I recently finished up two fairly cuddly knitting projects.
The first is another Lilly Owl blanket, using Lori Emmitt's pattern.
This is slightly larger than my first Lilly owl blanket, and I tweaked the pattern a bit more. I thought the owls would stand out more if there was an additional purl row at the top and bottom, so I changed the first and last row of the seed stitch blocks to be purl rows. Truth be told, it didn't really make much of a difference, and it was rather confusing to keep straight, so I'll abandon that design element. But, I did pay attention to how the seed stitch blocks blended with the garter stitch edging, and made sure that I didn't have knits and purls side-by-side with the edges - and that looks much better than on my first blanket.
Now that I've worked out these details, I've ordered enough yarn to make a regular-sized baby blanket, and will cast on as soon as that yarn comes in. Stay tuned!
I also finished another elephant, using Ysolda Teague's Elijah pattern. The yarn is Misti Alpaca Pima Cotton & Silk Hand Paint, in the color Confetti. I was calling this elephant Confetti, but I'm told by the soon-to-be recipient that her name will be Ellie.
I did not knit this beagle! I usually dump our laundry on the bed, to fold it, and if I don't get to it right away, Bonnie loves to make herself a nest. Apparently she is equally happy nesting in the basket itself.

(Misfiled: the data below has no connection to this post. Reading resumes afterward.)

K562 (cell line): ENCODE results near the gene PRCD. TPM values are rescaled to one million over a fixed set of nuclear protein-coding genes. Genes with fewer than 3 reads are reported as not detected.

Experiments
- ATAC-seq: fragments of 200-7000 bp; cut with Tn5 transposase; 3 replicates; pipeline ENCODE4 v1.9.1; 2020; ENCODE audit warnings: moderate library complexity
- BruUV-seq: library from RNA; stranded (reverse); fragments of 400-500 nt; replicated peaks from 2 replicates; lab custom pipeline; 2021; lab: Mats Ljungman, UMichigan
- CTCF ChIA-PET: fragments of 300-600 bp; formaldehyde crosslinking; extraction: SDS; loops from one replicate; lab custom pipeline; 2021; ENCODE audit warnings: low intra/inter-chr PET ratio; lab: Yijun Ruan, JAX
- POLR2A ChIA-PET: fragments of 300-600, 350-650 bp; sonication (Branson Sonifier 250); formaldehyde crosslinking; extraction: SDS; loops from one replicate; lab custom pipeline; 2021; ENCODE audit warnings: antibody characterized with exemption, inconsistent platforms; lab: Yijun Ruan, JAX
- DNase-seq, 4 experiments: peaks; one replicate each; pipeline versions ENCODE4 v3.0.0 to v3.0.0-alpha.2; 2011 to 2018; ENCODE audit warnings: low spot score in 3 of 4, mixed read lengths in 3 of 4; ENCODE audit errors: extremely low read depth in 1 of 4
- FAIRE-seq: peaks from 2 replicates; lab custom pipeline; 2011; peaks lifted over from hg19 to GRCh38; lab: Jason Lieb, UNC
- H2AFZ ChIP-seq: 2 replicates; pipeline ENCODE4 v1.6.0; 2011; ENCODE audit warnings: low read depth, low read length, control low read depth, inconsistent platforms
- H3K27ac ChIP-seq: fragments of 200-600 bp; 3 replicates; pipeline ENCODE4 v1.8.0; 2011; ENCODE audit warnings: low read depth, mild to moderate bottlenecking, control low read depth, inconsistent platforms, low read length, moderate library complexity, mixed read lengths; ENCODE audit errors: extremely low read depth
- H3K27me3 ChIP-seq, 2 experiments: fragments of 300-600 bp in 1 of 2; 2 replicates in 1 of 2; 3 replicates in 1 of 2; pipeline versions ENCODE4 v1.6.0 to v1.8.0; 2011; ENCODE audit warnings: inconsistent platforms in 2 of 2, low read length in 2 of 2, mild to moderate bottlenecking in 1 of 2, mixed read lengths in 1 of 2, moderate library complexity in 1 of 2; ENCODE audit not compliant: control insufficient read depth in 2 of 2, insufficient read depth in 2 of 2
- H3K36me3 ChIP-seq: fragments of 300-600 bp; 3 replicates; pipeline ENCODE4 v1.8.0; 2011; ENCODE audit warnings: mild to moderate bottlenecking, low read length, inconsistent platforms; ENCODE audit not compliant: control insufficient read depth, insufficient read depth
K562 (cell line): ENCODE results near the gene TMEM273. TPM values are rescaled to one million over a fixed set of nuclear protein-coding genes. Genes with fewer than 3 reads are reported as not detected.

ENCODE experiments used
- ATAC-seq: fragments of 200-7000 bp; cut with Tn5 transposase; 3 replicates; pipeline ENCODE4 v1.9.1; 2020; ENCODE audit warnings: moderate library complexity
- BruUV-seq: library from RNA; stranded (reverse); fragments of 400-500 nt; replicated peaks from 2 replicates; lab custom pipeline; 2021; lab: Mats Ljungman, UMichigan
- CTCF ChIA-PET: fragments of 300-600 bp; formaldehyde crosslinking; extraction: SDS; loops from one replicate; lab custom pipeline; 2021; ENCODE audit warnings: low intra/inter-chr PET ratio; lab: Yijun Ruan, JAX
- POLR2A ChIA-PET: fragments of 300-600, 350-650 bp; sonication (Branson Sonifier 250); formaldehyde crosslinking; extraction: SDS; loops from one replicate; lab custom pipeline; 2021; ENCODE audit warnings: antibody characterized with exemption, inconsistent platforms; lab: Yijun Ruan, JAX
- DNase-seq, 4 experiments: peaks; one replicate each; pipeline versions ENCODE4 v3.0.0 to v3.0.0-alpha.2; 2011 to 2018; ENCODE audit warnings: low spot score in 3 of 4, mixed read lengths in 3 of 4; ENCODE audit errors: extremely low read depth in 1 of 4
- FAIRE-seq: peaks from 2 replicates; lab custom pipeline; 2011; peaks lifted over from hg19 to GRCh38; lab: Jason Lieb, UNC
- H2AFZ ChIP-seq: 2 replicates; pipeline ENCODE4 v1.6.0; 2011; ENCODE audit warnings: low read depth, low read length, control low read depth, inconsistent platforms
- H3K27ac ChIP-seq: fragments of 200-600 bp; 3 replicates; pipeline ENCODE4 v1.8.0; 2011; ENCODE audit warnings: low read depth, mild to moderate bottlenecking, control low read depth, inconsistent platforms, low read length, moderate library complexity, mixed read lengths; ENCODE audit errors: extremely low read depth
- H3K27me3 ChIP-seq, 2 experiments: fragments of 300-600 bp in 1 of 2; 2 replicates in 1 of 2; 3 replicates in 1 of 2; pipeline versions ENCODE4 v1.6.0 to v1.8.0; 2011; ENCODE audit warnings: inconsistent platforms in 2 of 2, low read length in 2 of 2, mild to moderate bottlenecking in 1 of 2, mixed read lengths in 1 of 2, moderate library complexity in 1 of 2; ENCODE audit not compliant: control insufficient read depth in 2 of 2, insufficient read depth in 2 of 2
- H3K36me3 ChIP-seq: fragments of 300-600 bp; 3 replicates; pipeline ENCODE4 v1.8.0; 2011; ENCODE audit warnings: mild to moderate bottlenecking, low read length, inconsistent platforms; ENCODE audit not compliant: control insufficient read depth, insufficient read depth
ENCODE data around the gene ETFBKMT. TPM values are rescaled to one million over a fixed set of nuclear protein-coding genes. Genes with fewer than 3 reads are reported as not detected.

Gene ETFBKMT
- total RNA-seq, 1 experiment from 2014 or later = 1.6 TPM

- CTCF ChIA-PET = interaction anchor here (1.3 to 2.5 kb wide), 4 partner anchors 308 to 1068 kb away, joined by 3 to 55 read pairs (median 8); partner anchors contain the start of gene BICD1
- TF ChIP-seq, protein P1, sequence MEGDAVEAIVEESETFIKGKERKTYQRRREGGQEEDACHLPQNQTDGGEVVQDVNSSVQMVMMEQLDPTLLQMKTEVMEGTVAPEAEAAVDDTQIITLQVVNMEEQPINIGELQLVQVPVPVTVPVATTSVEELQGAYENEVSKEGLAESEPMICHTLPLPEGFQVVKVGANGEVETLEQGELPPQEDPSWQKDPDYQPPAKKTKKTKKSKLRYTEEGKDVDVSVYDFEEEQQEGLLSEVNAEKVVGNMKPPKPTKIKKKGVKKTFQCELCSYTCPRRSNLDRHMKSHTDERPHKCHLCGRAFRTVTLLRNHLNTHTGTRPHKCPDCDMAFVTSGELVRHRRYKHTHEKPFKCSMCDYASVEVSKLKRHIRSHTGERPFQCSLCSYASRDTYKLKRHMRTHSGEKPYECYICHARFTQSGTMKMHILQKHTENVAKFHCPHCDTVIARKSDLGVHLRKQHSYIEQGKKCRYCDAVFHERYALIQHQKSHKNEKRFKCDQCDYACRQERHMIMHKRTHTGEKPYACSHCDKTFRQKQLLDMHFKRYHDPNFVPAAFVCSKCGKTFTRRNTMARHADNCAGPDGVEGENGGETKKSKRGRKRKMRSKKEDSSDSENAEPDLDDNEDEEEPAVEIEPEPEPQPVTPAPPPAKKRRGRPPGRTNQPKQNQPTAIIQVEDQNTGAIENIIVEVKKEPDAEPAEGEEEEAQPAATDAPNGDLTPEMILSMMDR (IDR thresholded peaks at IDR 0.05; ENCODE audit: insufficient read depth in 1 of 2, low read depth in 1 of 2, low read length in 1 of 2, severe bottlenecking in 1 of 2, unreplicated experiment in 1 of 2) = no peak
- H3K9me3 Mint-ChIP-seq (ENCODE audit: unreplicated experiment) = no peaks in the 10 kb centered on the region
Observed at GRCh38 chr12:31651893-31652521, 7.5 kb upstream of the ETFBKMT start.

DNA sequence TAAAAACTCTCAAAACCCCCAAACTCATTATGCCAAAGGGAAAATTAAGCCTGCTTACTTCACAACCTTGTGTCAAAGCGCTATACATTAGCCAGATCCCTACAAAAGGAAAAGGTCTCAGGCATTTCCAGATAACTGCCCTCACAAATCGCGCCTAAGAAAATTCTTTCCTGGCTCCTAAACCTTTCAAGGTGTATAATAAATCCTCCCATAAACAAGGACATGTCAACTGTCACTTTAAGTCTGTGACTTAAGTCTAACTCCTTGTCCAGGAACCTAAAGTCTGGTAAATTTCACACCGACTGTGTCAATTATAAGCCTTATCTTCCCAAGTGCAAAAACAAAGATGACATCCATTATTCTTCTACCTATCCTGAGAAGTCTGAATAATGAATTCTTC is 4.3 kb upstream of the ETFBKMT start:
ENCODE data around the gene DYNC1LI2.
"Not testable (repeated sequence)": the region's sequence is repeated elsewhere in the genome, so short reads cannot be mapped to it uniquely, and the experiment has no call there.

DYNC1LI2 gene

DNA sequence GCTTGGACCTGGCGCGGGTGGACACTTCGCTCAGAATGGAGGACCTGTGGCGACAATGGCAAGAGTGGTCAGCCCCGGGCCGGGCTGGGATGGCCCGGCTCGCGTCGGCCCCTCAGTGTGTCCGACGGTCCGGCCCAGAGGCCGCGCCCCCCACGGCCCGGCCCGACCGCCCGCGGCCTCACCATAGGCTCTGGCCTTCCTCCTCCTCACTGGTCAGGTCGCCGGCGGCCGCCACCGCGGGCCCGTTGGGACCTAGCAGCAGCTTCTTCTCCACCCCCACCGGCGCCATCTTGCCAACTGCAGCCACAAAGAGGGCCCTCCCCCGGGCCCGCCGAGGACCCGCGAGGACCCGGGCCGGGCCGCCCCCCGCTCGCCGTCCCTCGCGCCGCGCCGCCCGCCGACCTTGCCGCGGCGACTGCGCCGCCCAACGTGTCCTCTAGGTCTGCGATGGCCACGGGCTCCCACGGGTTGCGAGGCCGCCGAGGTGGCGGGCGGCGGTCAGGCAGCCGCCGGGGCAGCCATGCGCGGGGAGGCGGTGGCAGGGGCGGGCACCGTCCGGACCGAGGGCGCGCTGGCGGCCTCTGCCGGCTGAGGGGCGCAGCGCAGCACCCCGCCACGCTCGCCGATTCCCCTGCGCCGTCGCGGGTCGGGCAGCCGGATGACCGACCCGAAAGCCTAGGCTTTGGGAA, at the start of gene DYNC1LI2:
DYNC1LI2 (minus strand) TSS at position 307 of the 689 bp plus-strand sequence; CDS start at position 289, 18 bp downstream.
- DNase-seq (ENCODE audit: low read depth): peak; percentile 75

Our cuddly beagle has developed another quirk. When we first adopted her, she practically never barked - we think we may have heard her bark five times in the first year we had her. After Homer died, she started barking occasionally, if she was outside and wanted to come in before we went to check on her. She would occasionally bark at lunchtime, if she thought I needed to stop working and give her some attention - one sharp, indignant, "look at me" bark.
Then we came home from Mackinac Island, and she is a changed animal. During the day, she behaves as usual, sleeping on her bed in my office, or on the couch. But at night, she apparently thinks that we are not giving her the attention she needs. She barks, watches us, and barks some more.
We are trying to give her the attention she craves, without rewarding this barking. Wish us luck on this one!